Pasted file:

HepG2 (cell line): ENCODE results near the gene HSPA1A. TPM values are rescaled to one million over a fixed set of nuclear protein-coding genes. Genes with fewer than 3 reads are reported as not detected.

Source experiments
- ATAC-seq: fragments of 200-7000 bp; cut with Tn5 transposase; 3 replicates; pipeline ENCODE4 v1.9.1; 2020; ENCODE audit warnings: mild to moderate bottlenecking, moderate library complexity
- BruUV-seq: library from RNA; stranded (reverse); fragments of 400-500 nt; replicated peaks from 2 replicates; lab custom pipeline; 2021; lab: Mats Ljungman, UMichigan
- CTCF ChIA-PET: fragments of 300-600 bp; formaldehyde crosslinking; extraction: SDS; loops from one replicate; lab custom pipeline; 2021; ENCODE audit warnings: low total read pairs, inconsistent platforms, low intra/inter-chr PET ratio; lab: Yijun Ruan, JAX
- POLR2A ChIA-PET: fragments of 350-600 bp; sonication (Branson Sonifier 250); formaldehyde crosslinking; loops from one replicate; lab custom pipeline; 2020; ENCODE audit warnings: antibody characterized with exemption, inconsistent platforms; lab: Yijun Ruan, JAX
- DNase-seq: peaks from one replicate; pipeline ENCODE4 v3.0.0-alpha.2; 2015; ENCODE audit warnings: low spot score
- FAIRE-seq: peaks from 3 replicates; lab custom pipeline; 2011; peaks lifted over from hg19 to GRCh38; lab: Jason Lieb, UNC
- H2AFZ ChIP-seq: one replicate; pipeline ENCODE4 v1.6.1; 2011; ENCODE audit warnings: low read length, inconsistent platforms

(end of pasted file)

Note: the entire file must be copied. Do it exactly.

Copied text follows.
HepG2 (cell line): ENCODE results near the gene HSPA1A. TPM values are rescaled to one million over a fixed set of nuclear protein-coding genes. Genes with fewer than 3 reads are reported as not detected.

Source experiments
- ATAC-seq: fragments of 200-7000 bp; cut with Tn5 transposase; 3 replicates; pipeline ENCODE4 v1.9.1; 2020; ENCODE audit warnings: mild to moderate bottlenecking, moderate library complexity
- BruUV-seq: library from RNA; stranded (reverse); fragments of 400-500 nt; replicated peaks from 2 replicates; lab custom pipeline; 2021; lab: Mats Ljungman, UMichigan
- CTCF ChIA-PET: fragments of 300-600 bp; formaldehyde crosslinking; extraction: SDS; loops from one replicate; lab custom pipeline; 2021; ENCODE audit warnings: low total read pairs, inconsistent platforms, low intra/inter-chr PET ratio; lab: Yijun Ruan, JAX
- POLR2A ChIA-PET: fragments of 350-600 bp; sonication (Branson Sonifier 250); formaldehyde crosslinking; loops from one replicate; lab custom pipeline; 2020; ENCODE audit warnings: antibody characterized with exemption, inconsistent platforms; lab: Yijun Ruan, JAX
- DNase-seq: peaks from one replicate; pipeline ENCODE4 v3.0.0-alpha.2; 2015; ENCODE audit warnings: low spot score
- FAIRE-seq: peaks from 3 replicates; lab custom pipeline; 2011; peaks lifted over from hg19 to GRCh38; lab: Jason Lieb, UNC
- H2AFZ ChIP-seq: one replicate; pipeline ENCODE4 v1.6.1; 2011; ENCODE audit warnings: low read length, inconsistent platforms